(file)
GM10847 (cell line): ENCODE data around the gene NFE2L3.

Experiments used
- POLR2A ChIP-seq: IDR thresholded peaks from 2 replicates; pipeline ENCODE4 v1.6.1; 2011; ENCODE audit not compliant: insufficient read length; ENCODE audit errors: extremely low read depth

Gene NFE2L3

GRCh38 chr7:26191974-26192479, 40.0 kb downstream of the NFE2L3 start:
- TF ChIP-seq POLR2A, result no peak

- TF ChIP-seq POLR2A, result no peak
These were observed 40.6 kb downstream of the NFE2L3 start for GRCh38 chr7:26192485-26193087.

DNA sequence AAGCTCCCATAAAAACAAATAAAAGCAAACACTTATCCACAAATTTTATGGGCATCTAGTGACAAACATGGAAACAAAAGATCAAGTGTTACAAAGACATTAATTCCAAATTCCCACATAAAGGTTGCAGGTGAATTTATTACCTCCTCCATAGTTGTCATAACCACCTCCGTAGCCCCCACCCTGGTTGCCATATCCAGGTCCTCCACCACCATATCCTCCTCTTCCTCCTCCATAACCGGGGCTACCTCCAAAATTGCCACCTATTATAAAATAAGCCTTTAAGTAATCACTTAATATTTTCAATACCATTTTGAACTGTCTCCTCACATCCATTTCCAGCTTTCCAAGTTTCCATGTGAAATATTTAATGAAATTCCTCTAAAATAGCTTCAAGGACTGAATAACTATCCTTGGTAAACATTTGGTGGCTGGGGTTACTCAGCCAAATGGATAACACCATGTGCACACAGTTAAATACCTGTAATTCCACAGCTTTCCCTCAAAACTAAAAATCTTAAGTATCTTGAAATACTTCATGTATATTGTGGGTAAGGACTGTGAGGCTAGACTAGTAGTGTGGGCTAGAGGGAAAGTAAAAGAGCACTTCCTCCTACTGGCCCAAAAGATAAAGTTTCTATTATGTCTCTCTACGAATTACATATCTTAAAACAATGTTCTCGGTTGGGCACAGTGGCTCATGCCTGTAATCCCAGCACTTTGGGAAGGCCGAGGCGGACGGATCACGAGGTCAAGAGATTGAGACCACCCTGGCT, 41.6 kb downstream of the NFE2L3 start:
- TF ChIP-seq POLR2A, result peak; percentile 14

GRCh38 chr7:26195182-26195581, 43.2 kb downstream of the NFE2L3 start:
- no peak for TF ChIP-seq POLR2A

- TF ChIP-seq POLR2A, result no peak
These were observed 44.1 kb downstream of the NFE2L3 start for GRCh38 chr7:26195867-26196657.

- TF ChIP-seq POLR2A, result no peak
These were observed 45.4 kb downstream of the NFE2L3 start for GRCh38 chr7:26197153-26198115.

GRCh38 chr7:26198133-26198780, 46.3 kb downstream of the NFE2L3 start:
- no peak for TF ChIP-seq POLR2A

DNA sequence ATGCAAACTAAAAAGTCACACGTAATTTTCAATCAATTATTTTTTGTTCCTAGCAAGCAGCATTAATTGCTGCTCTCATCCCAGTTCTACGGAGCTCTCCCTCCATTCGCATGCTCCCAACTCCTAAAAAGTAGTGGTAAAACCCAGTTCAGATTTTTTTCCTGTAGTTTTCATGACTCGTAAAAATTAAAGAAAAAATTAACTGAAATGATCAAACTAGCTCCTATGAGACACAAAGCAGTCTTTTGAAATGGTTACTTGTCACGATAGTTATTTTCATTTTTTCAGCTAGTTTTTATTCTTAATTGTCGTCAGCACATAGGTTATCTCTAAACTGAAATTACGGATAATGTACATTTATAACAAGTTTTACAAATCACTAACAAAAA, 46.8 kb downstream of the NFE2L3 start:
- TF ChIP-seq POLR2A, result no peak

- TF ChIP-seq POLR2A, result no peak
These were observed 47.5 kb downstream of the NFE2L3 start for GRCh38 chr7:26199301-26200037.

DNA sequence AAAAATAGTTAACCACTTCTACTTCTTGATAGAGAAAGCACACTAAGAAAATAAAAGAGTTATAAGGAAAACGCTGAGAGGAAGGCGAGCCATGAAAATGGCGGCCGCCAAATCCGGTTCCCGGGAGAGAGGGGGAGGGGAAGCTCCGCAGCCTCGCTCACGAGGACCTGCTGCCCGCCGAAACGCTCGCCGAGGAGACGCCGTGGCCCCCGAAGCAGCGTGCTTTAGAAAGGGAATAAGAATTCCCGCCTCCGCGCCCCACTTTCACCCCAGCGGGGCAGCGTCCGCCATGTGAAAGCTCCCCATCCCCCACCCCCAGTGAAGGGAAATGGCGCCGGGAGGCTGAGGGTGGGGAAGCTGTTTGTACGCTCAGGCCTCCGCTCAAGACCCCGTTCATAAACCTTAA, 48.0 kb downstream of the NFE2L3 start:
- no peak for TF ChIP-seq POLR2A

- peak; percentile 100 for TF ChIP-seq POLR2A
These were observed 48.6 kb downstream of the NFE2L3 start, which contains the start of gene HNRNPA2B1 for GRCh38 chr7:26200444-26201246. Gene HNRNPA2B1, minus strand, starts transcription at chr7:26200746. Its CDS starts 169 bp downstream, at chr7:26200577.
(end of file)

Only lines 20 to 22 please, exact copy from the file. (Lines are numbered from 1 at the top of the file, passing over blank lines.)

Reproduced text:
- TF ChIP-seq POLR2A, result no peak

- TF ChIP-seq POLR2A, result no peak
These were observed 47.5 kb downstream of the NFE2L3 start for GRCh38 chr7:26199301-26200037.